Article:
The bill contains two subject matters ; first, a provision for a 2-year limitation period covering bills for undercharges by carriers against shippers and claims for overcharges by shippers against carriers; second, a grant of power to the Interstate Commerce Commission to award reparation to parties injured by violations of the act and providing a 2-year limitation period within which claims for such reparation must be presented.
Generally, both provisions are necessary and proper to achieve equality as between different transportation agencies, all operating under substantially similar regulatory requirements; to eliminate the present confusion due to the application of varying State statutes; to eliminate discrimination between shippers, particularly as between large shippers with substantial transportation volume and adequate transportation personnel on the one hand and on the other the small or occasional shipper; and to simplify the remedies which are now available and the procedures which must now be followed for recovery of damages due to violations of the act.
As to those portions of the bill dealing with the period of limitations on overcharges and undercharges there seems to be substantial agreement among all parties concerned. The 2-year period is now in effect for rail carriers in section 16 of the act, and it appears to be generally satisfactory and should be extended to the other transportation agencies.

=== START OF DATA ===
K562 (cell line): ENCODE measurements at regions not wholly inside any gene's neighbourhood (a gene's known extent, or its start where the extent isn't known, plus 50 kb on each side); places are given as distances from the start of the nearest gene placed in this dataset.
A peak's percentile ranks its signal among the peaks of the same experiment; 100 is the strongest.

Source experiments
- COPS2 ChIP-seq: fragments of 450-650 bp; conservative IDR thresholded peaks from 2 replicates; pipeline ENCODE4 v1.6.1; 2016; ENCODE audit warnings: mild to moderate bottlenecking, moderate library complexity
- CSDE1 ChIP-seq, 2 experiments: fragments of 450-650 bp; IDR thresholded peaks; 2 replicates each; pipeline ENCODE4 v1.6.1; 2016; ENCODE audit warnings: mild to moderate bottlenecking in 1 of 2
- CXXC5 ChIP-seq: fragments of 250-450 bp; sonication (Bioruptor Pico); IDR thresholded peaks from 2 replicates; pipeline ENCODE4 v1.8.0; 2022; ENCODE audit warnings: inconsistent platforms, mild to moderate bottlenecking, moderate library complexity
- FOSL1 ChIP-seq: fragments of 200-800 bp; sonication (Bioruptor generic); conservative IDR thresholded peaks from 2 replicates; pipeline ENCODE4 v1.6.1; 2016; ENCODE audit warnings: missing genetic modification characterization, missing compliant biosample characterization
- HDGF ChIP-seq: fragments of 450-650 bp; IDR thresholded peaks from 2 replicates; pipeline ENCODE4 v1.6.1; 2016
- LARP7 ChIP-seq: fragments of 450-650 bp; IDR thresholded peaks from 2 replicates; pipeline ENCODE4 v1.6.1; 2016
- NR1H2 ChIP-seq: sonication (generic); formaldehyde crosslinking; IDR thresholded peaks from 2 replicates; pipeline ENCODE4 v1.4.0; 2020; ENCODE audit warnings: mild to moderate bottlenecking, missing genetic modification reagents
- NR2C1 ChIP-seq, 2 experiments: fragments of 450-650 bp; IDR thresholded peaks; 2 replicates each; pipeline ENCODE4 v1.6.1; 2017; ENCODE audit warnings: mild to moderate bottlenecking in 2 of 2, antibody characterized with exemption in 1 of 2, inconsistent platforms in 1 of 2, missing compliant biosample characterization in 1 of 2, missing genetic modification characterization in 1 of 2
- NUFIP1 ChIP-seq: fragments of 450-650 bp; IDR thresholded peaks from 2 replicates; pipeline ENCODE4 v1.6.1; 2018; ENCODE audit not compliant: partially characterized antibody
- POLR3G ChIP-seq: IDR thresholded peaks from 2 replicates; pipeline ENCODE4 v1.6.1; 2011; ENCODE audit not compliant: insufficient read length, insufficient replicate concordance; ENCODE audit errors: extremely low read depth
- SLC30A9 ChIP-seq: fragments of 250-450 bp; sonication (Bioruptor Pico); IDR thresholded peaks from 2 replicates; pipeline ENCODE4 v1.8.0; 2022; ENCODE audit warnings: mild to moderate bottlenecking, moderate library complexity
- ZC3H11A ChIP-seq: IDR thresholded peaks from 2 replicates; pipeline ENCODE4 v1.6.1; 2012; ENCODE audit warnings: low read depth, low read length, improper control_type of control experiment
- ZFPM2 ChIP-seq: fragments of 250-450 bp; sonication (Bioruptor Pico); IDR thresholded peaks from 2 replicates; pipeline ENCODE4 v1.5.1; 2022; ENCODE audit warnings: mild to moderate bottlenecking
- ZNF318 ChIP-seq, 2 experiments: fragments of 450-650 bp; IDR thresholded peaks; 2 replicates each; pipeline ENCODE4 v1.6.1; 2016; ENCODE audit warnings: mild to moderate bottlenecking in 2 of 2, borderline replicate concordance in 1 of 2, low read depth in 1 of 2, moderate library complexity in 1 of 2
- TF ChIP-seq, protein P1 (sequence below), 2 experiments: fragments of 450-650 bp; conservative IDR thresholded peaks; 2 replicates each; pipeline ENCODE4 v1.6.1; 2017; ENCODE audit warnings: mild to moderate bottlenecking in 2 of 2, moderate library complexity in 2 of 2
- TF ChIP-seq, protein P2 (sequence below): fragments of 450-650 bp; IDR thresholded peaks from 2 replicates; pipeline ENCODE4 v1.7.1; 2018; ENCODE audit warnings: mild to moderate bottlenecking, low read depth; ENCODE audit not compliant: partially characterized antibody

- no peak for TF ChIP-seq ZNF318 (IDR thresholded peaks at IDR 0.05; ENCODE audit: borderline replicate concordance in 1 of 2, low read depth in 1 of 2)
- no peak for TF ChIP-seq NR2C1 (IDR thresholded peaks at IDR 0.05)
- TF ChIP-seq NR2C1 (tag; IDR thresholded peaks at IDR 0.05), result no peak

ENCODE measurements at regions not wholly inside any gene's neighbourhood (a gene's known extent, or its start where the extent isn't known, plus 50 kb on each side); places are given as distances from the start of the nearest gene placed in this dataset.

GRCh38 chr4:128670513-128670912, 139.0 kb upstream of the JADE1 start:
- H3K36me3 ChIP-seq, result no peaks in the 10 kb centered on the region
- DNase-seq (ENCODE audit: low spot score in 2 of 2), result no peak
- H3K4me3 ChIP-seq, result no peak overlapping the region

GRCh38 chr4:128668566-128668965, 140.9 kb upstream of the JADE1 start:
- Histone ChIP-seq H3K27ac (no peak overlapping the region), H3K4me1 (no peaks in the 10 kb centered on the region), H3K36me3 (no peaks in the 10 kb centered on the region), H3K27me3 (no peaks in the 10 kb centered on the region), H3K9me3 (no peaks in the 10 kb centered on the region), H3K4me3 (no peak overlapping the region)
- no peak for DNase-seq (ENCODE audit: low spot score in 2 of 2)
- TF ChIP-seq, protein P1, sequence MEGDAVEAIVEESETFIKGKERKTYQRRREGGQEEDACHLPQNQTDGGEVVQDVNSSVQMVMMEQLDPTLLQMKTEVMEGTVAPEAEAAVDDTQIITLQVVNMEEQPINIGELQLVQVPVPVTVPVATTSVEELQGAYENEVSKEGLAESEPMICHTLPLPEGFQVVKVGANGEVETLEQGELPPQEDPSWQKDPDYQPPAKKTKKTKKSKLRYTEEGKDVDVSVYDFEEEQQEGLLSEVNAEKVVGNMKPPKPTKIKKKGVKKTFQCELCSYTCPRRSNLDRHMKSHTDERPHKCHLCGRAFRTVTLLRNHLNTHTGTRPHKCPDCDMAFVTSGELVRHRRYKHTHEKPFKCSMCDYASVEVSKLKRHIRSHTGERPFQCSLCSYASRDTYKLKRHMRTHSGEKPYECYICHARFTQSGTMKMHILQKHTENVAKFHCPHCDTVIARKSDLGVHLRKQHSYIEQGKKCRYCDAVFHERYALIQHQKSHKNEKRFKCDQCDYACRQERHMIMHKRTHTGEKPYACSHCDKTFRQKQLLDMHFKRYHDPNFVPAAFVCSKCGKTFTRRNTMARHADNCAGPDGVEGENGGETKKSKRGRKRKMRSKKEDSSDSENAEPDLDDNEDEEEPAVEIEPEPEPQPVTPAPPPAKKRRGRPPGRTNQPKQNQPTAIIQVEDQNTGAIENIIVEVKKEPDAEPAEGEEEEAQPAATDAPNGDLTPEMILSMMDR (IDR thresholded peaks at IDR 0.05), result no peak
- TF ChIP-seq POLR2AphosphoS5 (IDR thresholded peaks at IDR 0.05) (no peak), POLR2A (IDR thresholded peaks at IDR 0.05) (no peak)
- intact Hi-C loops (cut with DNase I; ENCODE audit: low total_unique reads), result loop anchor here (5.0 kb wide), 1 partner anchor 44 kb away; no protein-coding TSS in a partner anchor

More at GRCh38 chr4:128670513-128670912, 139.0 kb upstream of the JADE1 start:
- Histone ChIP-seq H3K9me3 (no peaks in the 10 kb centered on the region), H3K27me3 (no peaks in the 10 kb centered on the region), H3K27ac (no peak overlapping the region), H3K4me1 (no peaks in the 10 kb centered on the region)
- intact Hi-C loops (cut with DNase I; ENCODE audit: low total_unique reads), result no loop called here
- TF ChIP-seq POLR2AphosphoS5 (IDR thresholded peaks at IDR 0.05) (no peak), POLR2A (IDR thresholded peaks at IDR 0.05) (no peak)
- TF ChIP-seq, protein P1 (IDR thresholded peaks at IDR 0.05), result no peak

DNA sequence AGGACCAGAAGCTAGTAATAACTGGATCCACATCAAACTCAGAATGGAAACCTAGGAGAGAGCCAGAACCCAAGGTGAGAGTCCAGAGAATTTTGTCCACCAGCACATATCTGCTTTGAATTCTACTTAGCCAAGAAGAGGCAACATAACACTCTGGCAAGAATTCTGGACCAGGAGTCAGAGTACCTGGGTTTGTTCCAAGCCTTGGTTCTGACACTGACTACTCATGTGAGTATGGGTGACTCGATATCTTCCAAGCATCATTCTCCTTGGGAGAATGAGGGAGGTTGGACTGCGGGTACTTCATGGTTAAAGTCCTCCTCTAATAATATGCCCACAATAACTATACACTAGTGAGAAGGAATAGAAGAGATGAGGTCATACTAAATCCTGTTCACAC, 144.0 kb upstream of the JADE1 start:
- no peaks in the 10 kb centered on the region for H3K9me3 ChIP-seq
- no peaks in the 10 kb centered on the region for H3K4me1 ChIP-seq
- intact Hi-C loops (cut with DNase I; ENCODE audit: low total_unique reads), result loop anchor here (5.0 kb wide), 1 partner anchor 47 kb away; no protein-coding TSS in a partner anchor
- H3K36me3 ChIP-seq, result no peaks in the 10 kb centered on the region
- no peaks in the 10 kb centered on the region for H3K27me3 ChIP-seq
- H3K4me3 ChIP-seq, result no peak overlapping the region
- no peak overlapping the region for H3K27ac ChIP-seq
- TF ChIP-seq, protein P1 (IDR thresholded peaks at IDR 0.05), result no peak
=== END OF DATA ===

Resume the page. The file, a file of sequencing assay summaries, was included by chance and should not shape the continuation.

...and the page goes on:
The limitation statutes of the individual States now provide periods ranging from 2 to 10 years--and I might say 15 in some States—and this situation in itself is an undesirable discrimination between shippers in differing States. It is desirable with highway carriers, water carriers, and freight forwarders equally with rails that liability for transportation charges be definitely determined within a reasonable time after the movement occurs, rather than requiring location of documents and settlement of controversies on transactions which may have occurred as long as 10 years ago. Recent activities of motor carrier publishing agencies seeking to incorporate a 2-year limitation period by means of publication of a tariff rule, particularly those applying such a limitation period on overcharges only, rather than on both overcharges and undercharges, make final settlement of the question by statutory provision highly desirable.